cecimoss + publicart   15

Frieze Magazine | Archive | The Long Nineties
Mocked and ridiculed, the 1980s met a pitiful end at the hands of a generation of artists who considered a market-friendly, object-based art their ideological nemesis, and punished it summarily for its false richness.

This is an exaggeration, of course, but ask around in my (Northern European) corner of the world, and I would guess that many of those who were working back then will confirm this picture of a generational showdown. By contrast, faded and forgotten as they may be, ‘the long nineties’ remain unsubverted. The symbolic revival of Félix Gonzáles-Torres at the 2011 Istanbul Biennial, for instance, echoed his status as a guiding star of curating and art theory of that decade.

However, during the last five years, as the historicization of the ’90s gains momentum, the jury has gradually reconvened. The case being weighed is that of art’s relationship to the social. In 2007, Ina Blom published On the Style Site: Art, Sociality and Media Culture, examining the practices of many of the prominent artists of the ’90s and after; a 2010 symposium at Tate Britain was entitled ‘Art and the Social: Exhibitions of Contemporary Art in the 1990s’; and Claire Bishop’s Artificial Hells: Participatory Art and the Politics of Spectatorship will be published by Verso in 2012. The art-historical claim of the latter is that the ‘social turn’ should be ‘positioned more accurately as a return to the social, part of an ongoing history of attempts to rethink art collectively’. I will proceed more sceptically – or counter-socially – by revisiting the ’90s through the social as a problematic not only for art, but also in relation to the ‘governmentality’ of our time – Michel Foucault’s term for the economics and relations of power that shape a society as a field of possible action.
1990s  90s  art  criticism  frieze  relationalaesthetics  public  publicart  theory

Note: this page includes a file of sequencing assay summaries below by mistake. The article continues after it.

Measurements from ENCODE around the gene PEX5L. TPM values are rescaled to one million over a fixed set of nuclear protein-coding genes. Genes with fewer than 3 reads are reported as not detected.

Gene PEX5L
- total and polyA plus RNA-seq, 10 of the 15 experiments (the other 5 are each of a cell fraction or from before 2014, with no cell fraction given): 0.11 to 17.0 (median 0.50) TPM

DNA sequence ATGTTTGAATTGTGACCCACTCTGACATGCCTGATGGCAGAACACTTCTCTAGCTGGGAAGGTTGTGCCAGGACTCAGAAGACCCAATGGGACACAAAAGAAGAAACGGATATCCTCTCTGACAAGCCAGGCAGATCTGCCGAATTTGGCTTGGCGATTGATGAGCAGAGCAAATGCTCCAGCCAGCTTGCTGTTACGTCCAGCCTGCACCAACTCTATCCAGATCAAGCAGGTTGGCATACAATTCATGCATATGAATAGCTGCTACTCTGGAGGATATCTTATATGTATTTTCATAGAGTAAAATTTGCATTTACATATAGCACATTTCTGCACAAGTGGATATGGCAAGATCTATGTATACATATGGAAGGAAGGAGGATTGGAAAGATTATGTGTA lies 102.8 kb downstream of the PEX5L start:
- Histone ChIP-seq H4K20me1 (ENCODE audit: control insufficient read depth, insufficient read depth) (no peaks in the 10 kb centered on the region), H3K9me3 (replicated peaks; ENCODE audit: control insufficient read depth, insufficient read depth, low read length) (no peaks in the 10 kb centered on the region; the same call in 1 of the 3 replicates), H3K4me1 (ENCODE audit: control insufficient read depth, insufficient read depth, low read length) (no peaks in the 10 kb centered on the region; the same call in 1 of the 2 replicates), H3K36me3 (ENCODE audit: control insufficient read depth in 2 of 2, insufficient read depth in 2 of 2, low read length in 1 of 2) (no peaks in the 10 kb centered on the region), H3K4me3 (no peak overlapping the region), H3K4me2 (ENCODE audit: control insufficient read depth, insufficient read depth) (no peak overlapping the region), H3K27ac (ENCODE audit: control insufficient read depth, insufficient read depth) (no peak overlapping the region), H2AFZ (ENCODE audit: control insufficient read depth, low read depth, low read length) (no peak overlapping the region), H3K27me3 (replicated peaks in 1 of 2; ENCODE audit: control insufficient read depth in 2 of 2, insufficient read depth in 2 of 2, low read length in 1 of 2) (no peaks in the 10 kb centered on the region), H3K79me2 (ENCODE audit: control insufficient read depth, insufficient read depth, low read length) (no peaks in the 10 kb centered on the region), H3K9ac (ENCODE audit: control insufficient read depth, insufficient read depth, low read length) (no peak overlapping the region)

february 2012 by cecimoss
SEEN - Fruits of our labor (2006) Osman Khan and Omar Khan
SEEN was placed in front of the San Jose Museum of Art facing Cesar Chavez Park (Aug7-14 2006). Standing at 8' tall and 4' wide the black acrylic screen's projection is invisible to the naked eye. However electronic CCD apparatus are able to capture this spectrum, thereby allowing the projection to be seen and captured by digital cameras, video cameras, phone cams, and the like. It is only through the digital apparatus that the messages can be read. The audience is encouraged to photograph and share these messages: the fruits of other's labors. What was previously hidden from your view is revealed through the technical device. You become complicit in the most personal way to this exchange.
visuality  mediaart  LED  social  installation  newmedia  interactive  technology  publicart 
september 2008 by cecimoss
Park 4DTV
or over 20 years now PARK4DTV used the available electronic media to create ‘Pure Image and Sound’. In the early days as an illegal pirate-station, later on making use of local cable Networks in Amsterdam (where over 12 1/2 years we distributed a dail
publicart  publicspace  media  electronic  video  videoart 
july 2008 by cecimoss
Liliane Lijn
work in a broad range of materials and media, making extensive use of new technologies to create works that view the world as energy. A constant dialogue between opposites, my sculptures use light and motion to transform themselves from solid to void, opa
light  artist  portfolio  publicart  sculpture 
july 2008 by cecimoss
Nest Rotterdam
artist built a nest on the side of an office building in rotterdam?
artproject  artist  conceptual  installation  publicart 
may 2008 by cecimoss
public art initiative in los angeles, curated by emi fontana of galleria emi fontana in milan
exhibition  publicart  publicspace  artist  artproject 
march 2008 by cecimoss

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